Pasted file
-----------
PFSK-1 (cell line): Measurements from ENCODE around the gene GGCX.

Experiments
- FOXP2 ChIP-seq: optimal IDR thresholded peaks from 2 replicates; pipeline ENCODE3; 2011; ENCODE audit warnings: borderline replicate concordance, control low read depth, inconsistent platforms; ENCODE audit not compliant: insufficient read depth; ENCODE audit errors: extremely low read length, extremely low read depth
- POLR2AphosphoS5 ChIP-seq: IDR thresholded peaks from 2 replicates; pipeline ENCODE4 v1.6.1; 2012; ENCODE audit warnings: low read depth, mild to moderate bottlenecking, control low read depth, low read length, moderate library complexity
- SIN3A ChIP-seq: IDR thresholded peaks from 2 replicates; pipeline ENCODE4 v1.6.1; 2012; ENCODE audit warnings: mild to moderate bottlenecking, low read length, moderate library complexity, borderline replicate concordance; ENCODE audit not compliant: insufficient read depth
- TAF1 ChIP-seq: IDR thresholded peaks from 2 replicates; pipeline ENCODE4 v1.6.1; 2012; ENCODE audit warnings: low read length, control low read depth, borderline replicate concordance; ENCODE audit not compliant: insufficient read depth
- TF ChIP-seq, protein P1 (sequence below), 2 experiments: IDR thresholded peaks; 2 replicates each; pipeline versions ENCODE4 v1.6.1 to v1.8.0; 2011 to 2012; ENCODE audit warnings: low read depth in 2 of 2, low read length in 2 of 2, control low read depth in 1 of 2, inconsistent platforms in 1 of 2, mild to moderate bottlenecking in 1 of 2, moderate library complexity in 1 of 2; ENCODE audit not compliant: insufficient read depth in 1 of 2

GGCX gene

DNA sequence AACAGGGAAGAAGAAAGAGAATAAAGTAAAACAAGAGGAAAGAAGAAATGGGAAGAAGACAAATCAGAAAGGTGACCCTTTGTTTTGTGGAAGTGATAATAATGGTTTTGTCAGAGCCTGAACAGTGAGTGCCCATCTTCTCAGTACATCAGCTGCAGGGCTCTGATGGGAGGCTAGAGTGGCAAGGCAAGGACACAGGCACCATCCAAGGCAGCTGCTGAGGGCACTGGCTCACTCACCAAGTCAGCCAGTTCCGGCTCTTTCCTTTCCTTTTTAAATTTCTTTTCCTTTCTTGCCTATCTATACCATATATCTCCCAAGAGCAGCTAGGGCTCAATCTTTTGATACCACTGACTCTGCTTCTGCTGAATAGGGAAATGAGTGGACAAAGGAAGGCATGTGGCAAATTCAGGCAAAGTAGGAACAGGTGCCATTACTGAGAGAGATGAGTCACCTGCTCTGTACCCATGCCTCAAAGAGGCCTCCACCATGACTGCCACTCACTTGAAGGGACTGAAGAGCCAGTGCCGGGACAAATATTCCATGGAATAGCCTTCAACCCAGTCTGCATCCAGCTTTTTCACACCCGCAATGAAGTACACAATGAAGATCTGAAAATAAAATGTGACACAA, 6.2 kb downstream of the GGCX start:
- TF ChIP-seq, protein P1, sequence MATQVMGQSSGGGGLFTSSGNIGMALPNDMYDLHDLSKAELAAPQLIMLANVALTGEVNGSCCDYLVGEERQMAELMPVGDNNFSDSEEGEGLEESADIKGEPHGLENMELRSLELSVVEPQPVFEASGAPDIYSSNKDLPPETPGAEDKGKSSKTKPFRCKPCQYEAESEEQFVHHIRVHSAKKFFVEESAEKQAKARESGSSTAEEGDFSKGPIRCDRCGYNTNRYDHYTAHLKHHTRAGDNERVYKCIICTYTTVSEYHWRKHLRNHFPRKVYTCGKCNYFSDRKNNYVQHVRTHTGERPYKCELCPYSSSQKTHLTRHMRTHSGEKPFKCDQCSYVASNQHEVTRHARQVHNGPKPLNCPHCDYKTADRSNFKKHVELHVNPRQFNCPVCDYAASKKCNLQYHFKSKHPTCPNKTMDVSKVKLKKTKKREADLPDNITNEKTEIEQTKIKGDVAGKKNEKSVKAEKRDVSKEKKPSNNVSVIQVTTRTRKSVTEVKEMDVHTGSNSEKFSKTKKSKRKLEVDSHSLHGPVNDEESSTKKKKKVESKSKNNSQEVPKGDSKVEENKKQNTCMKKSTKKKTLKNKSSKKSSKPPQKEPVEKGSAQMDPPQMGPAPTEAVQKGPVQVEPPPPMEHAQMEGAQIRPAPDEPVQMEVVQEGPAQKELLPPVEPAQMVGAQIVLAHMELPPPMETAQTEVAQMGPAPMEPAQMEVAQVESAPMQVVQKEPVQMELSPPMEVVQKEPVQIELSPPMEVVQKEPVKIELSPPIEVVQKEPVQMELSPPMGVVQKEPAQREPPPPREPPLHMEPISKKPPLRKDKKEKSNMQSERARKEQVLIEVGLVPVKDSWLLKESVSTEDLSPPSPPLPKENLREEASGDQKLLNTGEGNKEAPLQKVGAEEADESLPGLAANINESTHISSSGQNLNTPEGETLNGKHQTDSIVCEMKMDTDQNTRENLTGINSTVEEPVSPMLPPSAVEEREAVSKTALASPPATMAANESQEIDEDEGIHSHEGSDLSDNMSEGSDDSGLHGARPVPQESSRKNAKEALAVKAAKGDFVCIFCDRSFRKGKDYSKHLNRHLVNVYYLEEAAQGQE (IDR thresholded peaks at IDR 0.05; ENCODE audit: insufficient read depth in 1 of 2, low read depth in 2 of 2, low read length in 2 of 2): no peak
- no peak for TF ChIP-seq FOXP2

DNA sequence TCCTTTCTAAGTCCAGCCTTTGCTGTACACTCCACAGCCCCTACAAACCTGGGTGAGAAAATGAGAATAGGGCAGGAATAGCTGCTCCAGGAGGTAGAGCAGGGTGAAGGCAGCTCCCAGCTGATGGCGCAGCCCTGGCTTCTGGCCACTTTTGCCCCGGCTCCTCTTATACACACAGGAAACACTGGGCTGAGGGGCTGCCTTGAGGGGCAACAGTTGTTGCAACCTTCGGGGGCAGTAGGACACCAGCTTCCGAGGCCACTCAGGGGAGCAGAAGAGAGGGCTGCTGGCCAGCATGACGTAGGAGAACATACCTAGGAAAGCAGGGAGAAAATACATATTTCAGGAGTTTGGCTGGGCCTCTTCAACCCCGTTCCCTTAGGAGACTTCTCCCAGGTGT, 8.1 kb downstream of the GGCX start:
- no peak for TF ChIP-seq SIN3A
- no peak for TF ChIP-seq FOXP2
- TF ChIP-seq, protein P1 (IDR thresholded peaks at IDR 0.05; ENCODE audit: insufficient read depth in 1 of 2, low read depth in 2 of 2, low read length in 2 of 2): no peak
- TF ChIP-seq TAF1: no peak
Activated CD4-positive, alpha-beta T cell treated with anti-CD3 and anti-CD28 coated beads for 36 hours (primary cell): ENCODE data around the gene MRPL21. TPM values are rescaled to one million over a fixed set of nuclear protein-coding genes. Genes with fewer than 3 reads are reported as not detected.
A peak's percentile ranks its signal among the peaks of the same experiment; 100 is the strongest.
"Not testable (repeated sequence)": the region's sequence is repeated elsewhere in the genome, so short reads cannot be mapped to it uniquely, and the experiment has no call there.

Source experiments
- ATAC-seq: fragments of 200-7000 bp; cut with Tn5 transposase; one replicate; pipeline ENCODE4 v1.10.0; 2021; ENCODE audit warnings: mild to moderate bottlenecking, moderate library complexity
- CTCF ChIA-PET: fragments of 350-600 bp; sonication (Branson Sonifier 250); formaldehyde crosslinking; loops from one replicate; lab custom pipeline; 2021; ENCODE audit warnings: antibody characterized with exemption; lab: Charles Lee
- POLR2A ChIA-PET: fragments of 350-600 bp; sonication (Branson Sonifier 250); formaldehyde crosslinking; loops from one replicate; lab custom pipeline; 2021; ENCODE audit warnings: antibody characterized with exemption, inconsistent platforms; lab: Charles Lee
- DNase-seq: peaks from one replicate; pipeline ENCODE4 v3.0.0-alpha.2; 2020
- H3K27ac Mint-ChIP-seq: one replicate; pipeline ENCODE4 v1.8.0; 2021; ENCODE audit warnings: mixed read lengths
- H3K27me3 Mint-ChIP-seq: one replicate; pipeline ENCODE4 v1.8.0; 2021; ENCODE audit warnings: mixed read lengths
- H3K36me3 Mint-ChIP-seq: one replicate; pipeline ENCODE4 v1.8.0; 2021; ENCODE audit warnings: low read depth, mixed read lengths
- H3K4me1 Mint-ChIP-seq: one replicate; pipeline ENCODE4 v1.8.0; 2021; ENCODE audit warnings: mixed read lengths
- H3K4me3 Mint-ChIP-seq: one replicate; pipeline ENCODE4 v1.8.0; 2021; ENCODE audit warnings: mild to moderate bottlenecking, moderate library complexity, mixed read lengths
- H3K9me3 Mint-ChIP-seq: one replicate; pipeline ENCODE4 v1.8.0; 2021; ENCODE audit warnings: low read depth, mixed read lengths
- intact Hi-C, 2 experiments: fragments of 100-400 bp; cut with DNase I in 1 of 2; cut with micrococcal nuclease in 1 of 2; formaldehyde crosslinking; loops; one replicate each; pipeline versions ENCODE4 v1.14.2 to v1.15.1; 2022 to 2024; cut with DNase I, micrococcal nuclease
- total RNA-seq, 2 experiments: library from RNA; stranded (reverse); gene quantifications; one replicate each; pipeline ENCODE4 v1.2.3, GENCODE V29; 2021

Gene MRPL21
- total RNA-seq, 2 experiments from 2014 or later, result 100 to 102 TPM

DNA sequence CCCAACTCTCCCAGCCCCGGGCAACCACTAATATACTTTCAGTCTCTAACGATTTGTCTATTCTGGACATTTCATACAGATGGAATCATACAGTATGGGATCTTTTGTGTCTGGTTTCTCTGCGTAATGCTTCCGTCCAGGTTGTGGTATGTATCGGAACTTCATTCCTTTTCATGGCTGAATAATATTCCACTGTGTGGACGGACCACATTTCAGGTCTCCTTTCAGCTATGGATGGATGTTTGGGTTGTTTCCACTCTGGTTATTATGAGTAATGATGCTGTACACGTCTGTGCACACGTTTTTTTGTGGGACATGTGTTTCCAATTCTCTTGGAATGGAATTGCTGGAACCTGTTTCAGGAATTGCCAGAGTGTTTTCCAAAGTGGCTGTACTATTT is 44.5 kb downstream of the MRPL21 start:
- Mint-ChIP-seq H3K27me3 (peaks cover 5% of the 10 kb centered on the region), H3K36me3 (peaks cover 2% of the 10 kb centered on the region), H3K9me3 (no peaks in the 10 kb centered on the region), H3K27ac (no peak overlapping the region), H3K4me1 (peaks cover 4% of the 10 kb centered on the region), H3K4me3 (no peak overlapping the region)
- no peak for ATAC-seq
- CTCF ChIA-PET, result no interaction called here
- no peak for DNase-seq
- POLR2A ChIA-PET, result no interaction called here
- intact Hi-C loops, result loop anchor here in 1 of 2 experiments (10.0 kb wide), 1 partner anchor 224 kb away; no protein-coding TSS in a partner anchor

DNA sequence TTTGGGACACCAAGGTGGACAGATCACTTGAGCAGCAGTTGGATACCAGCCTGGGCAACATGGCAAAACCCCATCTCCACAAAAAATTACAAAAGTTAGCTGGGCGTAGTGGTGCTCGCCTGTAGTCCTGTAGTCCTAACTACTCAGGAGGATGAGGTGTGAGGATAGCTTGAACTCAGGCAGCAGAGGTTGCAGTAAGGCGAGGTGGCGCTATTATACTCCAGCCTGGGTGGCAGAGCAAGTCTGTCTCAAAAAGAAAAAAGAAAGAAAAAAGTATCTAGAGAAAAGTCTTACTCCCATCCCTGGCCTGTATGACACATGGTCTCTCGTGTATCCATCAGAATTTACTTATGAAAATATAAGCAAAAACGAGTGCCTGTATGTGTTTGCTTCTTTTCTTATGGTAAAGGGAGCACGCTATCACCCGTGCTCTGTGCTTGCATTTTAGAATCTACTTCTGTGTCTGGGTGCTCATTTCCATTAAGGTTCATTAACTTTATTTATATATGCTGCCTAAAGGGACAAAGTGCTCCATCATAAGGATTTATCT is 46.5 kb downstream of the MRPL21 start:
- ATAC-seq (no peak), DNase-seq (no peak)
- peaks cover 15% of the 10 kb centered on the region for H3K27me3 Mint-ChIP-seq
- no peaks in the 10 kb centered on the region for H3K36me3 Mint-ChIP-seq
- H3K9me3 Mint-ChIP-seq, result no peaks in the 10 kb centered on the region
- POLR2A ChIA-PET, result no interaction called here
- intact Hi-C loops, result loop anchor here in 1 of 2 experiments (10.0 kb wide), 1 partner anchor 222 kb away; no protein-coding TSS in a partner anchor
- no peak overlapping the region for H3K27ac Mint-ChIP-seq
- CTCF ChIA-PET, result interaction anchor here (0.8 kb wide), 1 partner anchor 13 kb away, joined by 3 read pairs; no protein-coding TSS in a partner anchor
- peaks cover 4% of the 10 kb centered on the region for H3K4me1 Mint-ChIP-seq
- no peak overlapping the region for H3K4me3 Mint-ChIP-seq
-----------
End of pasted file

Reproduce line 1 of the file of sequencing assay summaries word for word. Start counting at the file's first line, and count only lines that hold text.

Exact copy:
PFSK-1 (cell line): Measurements from ENCODE around the gene GGCX.